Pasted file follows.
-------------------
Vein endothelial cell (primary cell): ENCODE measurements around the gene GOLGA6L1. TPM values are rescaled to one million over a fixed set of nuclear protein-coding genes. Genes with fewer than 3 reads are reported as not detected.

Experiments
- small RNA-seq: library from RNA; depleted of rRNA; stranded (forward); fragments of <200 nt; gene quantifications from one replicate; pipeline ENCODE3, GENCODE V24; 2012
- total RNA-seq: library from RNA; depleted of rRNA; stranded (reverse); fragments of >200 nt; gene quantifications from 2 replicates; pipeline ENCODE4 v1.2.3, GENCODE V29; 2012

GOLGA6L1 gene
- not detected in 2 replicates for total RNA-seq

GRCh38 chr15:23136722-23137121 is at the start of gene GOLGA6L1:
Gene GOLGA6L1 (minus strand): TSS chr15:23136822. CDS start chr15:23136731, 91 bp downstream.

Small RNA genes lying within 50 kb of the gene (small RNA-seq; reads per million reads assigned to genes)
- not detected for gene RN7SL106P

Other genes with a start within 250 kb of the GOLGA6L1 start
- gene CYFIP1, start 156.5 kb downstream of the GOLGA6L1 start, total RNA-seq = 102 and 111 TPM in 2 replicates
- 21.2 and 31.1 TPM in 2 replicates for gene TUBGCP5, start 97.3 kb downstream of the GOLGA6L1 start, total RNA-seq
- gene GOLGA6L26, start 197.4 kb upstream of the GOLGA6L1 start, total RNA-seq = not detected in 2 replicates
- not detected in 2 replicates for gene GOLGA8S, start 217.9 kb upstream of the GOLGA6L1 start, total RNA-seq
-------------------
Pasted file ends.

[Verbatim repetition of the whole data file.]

Vein endothelial cell (primary cell): ENCODE measurements around the gene GOLGA6L1. TPM values are rescaled to one million over a fixed set of nuclear protein-coding genes. Genes with fewer than 3 reads are reported as not detected.

Experiments
- small RNA-seq: library from RNA; depleted of rRNA; stranded (forward); fragments of <200 nt; gene quantifications from one replicate; pipeline ENCODE3, GENCODE V24; 2012
- total RNA-seq: library from RNA; depleted of rRNA; stranded (reverse); fragments of >200 nt; gene quantifications from 2 replicates; pipeline ENCODE4 v1.2.3, GENCODE V29; 2012

GOLGA6L1 gene
- not detected in 2 replicates for total RNA-seq

GRCh38 chr15:23136722-23137121 is at the start of gene GOLGA6L1:
Gene GOLGA6L1 (minus strand): TSS chr15:23136822. CDS start chr15:23136731, 91 bp downstream.

Small RNA genes lying within 50 kb of the gene (small RNA-seq; reads per million reads assigned to genes)
- not detected for gene RN7SL106P

Other genes with a start within 250 kb of the GOLGA6L1 start
- gene CYFIP1, start 156.5 kb downstream of the GOLGA6L1 start, total RNA-seq = 102 and 111 TPM in 2 replicates
- 21.2 and 31.1 TPM in 2 replicates for gene TUBGCP5, start 97.3 kb downstream of the GOLGA6L1 start, total RNA-seq
- gene GOLGA6L26, start 197.4 kb upstream of the GOLGA6L1 start, total RNA-seq = not detected in 2 replicates
- not detected in 2 replicates for gene GOLGA8S, start 217.9 kb upstream of the GOLGA6L1 start, total RNA-seq